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Wayne Rooney has leapt to the defence of former team-mate Roy Keane over his now infamous interview with Manchester United’s TV station that is believed to have hastened his departure from Old Trafford 15 years ago.
Keane launched a blistering attack against some of his team-mates, including Rio Ferdinand, Darren Fletcher, Alan Smith, John O'Shea and Kieran Richardson, following a 4-1 defeat at Middlesbrough in October 2005.
The 30-minute interview, due to be screened on MUTV, was subsequently pulled as the club’s management deemed his comments too critical. Two weeks later Keane was released from the final six months of his contract, a subdued end to a glittering United career that yielded 17 trophies over 12-and-a-half years.
The Republic of Ireland midfielder had already endured several run-ins with then-manager Sir Alex Ferguson over the preceding six months, with the MUTV interview seen as the final straw.
Though well known for his abrasive style and fierce determination, many felt Keane had overstepped the mark in being so vocally critical of his team-mates. Rooney, though, says that is not the case, and believes Keane was justified in making those comments.
“Roy Keane was vocal. He had an aura,” Rooney told The Times.“I remember my first United training session thinking, ‘I need to impress him.’ Not the manager. Him.
“I was at United when he gave his infamous MUTV interview but disagree with how it’s portrayed. Roy was supposedly too critical of his team-mates but I’ve watched the video and there’s nothing wrong with it at all. He said that players can’t pass the ball ten yards and they’re playing for Manchester United and it’s not good enough. Well, he’s right.”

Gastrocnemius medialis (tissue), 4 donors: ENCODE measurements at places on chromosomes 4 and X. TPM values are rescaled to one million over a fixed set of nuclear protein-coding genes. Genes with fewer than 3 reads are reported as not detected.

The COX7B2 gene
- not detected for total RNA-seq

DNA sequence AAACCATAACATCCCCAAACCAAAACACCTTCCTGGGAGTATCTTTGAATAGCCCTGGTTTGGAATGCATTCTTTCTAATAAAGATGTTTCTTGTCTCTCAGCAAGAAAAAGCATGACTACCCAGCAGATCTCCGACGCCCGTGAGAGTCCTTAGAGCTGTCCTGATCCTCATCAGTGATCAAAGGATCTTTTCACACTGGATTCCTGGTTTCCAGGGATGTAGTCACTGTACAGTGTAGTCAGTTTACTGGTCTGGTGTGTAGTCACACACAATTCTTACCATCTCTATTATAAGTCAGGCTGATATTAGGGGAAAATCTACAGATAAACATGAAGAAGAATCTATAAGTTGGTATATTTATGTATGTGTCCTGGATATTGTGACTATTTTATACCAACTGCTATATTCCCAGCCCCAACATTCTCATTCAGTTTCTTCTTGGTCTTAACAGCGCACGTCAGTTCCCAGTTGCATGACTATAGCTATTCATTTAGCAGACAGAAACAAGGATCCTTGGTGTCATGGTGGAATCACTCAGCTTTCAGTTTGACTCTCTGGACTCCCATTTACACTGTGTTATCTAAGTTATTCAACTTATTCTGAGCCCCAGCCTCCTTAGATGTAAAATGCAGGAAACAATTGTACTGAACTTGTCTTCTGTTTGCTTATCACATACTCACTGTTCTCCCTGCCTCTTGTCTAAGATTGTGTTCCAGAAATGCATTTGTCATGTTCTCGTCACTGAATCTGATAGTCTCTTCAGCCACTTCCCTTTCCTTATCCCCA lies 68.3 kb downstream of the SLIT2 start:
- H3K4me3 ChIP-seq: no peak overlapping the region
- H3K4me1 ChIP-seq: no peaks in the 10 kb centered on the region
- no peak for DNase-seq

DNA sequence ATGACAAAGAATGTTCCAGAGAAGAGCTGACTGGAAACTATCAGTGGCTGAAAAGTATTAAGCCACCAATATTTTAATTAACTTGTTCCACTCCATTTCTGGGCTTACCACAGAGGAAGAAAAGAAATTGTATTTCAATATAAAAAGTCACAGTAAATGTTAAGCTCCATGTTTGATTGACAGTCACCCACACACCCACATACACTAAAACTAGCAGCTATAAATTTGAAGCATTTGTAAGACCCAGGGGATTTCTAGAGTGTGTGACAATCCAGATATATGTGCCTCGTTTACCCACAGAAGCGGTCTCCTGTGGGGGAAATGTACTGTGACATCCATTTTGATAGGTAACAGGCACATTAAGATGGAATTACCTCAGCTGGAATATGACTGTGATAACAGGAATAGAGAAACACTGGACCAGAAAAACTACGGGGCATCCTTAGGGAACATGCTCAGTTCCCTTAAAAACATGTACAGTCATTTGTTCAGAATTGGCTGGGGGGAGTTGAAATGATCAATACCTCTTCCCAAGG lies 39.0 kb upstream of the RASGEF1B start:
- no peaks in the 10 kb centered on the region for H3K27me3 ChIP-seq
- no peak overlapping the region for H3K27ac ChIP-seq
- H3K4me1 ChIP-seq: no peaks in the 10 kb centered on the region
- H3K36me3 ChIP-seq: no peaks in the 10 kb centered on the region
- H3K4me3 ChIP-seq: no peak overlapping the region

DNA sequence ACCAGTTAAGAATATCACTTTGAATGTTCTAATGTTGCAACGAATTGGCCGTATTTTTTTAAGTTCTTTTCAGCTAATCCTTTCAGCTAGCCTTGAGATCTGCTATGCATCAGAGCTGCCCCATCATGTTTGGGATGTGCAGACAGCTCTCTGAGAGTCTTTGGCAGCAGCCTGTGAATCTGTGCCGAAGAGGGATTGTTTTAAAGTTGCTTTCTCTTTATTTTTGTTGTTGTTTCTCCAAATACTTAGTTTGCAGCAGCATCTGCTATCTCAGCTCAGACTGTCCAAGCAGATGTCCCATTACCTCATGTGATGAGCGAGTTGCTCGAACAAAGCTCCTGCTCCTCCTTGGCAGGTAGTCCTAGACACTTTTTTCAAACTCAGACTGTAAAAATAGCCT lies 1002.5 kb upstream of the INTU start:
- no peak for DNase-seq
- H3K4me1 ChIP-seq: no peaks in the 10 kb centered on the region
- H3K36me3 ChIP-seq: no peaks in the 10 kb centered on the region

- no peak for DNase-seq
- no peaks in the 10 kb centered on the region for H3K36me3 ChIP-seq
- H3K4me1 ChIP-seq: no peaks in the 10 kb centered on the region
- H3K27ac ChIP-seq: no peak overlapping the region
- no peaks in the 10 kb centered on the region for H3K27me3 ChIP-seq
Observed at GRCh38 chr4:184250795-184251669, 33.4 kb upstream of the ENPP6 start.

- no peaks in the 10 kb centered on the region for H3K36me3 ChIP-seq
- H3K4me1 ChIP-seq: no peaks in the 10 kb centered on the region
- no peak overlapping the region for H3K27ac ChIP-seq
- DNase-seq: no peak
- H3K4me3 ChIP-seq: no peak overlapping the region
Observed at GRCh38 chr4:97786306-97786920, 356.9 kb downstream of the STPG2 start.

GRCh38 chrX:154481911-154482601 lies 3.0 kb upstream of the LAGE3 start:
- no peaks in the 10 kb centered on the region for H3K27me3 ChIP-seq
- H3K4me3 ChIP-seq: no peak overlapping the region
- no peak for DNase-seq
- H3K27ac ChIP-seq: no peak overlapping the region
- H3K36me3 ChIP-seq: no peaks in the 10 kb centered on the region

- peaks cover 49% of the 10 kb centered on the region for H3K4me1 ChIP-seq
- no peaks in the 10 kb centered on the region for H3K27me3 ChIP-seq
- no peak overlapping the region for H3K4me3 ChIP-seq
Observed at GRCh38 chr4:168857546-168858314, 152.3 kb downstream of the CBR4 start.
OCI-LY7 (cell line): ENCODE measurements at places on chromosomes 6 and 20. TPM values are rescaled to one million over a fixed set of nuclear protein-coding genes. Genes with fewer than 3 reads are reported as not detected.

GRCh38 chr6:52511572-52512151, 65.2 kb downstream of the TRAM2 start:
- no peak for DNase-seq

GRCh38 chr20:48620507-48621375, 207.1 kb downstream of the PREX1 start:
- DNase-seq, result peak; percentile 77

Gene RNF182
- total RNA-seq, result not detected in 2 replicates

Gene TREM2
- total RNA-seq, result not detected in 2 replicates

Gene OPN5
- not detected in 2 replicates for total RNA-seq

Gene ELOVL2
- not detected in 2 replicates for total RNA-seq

Rooney would later follow in Keane’s footsteps and become United captain in the summer of 2014, following the departure of Nemanja Vidic. He was appointed England captain later that year too after Steven Gerrard’s retirement.
The Derby forward says he learnt a great deal from the skippers he played under during his career, each displaying different character traits. They all, though, possessed the same set of characteristics that made them such successful leaders.
“Captains set the example through performances,” Rooney added. “They don’t have to be the best player, but they have to be consistent. They can’t show weakness. They have to always show belief. If you go a goal down you have to keep encouraging, demonstrating your calmness to everyone.
“The best captains I played for had different personalities but shared those traits. David Beckham was quiet, but it was an iconic time when he was captain of England because of his status in the game. He led through his attitude and work rate.
"Stevie Gerrard brought drive and determination. He wasn’t the most vocal, but you knew by one of his tackles what he was saying. John Terry was very good too; Duncan Ferguson was really quiet off the pitch but on it was all heart and fight.”